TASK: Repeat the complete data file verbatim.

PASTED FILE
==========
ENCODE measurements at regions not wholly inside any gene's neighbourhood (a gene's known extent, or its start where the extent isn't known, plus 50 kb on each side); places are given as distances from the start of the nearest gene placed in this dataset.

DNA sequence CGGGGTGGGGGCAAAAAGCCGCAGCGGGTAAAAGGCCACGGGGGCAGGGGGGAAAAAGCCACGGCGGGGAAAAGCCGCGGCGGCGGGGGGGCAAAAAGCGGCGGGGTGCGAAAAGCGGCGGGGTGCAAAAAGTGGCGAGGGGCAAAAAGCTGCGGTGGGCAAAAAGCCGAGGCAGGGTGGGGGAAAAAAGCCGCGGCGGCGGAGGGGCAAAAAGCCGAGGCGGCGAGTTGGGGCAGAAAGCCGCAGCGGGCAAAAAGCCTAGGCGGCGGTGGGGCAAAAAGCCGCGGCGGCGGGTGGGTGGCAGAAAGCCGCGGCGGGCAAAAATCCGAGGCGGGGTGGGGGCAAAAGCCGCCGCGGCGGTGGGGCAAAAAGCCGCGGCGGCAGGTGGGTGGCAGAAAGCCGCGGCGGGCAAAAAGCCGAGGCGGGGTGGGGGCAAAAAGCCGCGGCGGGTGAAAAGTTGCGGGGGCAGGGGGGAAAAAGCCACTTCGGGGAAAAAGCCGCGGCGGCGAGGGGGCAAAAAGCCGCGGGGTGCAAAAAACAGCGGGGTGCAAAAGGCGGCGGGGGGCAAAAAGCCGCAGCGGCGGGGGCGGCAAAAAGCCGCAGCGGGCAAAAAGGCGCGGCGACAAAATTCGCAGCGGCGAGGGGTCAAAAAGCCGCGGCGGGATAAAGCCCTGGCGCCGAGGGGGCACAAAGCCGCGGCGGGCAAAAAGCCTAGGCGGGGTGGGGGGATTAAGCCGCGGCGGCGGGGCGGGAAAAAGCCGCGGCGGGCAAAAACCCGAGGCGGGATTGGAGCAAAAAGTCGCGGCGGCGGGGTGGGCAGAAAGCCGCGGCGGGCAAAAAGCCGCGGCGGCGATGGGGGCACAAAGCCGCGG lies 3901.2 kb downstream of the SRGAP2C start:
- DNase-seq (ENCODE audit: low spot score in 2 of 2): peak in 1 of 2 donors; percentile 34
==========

ENCODE measurements at regions not wholly inside any gene's neighbourhood (a gene's known extent, or its start where the extent isn't known, plus 50 kb on each side); places are given as distances from the start of the nearest gene placed in this dataset.

DNA sequence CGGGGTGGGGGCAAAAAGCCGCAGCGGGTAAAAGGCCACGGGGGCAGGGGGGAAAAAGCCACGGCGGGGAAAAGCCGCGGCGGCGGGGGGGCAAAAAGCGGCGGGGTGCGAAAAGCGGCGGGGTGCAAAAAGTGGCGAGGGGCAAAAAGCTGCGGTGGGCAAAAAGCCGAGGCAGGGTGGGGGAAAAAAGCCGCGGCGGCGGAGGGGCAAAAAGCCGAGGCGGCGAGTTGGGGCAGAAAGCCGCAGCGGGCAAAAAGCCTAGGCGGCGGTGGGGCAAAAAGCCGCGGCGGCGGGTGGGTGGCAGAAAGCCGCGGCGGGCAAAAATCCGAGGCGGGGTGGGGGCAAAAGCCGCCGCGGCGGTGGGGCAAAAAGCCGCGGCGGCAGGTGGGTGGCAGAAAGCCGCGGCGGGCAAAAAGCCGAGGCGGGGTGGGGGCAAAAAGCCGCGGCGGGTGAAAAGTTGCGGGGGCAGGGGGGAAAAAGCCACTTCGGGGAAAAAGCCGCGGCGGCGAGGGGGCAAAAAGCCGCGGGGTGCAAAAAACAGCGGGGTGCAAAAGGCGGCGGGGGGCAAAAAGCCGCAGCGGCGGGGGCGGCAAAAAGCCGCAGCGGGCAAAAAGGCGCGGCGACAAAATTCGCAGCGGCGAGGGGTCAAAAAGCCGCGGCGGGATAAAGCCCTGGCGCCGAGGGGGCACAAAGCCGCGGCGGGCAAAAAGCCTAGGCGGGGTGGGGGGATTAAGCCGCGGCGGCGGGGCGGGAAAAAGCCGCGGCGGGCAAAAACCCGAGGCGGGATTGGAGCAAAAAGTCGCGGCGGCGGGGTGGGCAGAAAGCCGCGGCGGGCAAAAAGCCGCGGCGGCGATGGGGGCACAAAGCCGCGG lies 3901.2 kb downstream of the SRGAP2C start:
- DNase-seq (ENCODE audit: low spot score in 2 of 2): peak in 1 of 2 donors; percentile 34